Phantom voting is equally challenging because this would mean that an unregistered person uses the identity of a deceased person whose name has not been removed from the roll to vote. Since the traditional chief and party agents, in most cases, are people within the communities the voters reside, it is difficult for an unknown person to vote or for them to use an identity document of a deceased person who might also be known within the locality.
The fingerprints and photos form part of the necessary safeguards but, at this stage, the IEC has not yet used the technology whereby the finger print on the voter’s card could be significant to voter identity. It should, however, be expected that the Commission may BASOTHO National Party (BNP) leader Thesele ‘Maseribane says he lives under “curfew” and only ventures outdoors during daytime due to security concerns.
Addressing the National University of Lesotho community on Tuesday this week during a dialogue on BNP policies regarding the 28 February 2015 parliamentary elections and how he views the country’s prevailing security situation, Chief ‘Maseribane said the fact that he remains under the protection of South African security agents, and the lack of freedom due to the “strict curfew” — as well as Sunday’s gun battle between members of the Lesotho Defence Force (LDF) near the Royal Palace right in the city centre — meant all was not well in the country.
The BNP leader, together with Prime Minister Thomas Thabane, have been under foreign guard since returning from South Africa on 3 September 2014, where both had sought refuge five days earlier after being tipped-off about an imminent coup d’état by some Lesotho Defence Force (LDF) members.
Chief ‘Maseribane further noted Sunday’s gunfight just outside King Letsie III’S residence justified his security fears.
The BNP leader, who is also the Minister of Gender, Youth, Sports and Recreation, said the weekend shooting, which resulted in the death of a bystander, must be condemned in the strongest terms.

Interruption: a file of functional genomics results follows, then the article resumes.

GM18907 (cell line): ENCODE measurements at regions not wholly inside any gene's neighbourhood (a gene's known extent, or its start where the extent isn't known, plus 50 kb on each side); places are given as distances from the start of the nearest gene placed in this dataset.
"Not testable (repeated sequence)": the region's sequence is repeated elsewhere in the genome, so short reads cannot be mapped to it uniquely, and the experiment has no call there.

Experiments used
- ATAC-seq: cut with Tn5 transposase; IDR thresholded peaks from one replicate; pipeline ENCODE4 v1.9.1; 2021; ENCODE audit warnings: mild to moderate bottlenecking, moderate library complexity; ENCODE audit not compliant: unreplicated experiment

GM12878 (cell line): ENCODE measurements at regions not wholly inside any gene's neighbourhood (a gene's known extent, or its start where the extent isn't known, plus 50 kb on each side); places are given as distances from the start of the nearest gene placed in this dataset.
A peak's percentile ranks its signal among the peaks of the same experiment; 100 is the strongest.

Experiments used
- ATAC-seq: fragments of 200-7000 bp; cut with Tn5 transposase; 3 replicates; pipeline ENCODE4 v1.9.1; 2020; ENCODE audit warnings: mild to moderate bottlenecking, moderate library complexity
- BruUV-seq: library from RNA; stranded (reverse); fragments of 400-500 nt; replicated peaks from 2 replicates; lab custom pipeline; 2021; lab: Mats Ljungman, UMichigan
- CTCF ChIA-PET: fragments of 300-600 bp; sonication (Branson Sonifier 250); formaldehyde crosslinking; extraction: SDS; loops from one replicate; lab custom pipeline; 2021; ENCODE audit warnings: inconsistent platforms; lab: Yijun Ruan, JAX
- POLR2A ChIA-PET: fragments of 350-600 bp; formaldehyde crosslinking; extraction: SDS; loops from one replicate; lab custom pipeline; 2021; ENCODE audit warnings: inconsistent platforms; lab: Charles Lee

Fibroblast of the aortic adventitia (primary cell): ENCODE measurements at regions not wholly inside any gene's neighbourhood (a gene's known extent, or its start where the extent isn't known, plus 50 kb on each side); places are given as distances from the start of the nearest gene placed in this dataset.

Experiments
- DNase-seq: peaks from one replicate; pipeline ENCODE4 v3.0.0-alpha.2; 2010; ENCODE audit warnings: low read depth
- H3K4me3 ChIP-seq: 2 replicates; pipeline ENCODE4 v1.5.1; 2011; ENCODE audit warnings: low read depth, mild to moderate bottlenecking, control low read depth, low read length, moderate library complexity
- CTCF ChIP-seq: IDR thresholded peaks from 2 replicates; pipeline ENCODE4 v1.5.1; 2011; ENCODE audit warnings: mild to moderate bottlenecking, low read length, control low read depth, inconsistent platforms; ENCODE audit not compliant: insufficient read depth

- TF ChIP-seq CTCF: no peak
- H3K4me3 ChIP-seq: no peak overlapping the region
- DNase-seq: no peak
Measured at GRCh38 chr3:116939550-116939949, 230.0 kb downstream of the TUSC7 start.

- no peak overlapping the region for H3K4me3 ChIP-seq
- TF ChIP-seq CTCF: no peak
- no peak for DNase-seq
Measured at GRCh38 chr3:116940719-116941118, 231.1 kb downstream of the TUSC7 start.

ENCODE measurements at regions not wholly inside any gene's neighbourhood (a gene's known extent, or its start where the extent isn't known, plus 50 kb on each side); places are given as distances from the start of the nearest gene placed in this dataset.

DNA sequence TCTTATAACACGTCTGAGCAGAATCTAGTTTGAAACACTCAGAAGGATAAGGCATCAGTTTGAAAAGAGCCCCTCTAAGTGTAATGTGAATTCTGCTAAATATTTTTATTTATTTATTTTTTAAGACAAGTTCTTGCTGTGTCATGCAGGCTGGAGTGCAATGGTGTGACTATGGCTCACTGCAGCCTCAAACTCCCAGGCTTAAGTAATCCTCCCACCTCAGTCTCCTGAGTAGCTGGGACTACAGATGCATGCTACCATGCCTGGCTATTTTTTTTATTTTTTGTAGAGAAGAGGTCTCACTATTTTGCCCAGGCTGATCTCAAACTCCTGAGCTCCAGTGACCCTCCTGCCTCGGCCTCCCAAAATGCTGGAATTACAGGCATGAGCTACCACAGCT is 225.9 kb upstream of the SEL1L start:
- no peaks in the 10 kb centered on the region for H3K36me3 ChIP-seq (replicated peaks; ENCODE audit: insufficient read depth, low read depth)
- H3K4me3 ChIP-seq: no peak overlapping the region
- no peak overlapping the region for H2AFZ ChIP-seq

“Government continues to know about all clandestine meetings where assassination plots are dis- introduce the use of scanners that would be able to tell in which voting station one is supposed to vote reading the finger print. If the Commission finally decides to use this technology that was suspended previously upon request of politicians for reasons that were never made public, it will help many voters who at times are turned back from voting stations either because they do not appear in the lists at the stations, or they are in different voting stations they were not aware of.
For the recently registered voters whose finger prints are machine readable, that technology could be used for identity purposes as well. Though dark, photos cannot really prevent one from voting. Upon producing the card and identification of the name appearing on the card in the voters’ list with corresponding details one is normally positively identified without. Up to 1998, voters would produce their cards and vote even if their names were not in the voters’ roll. In the event that one gives evidence that she or he registered, they would be allowed to vote and the name would be inserted with a pen in the voters’ roll. In this way, the voters’ roll was not only vulnerable but also gave room for many irregularities.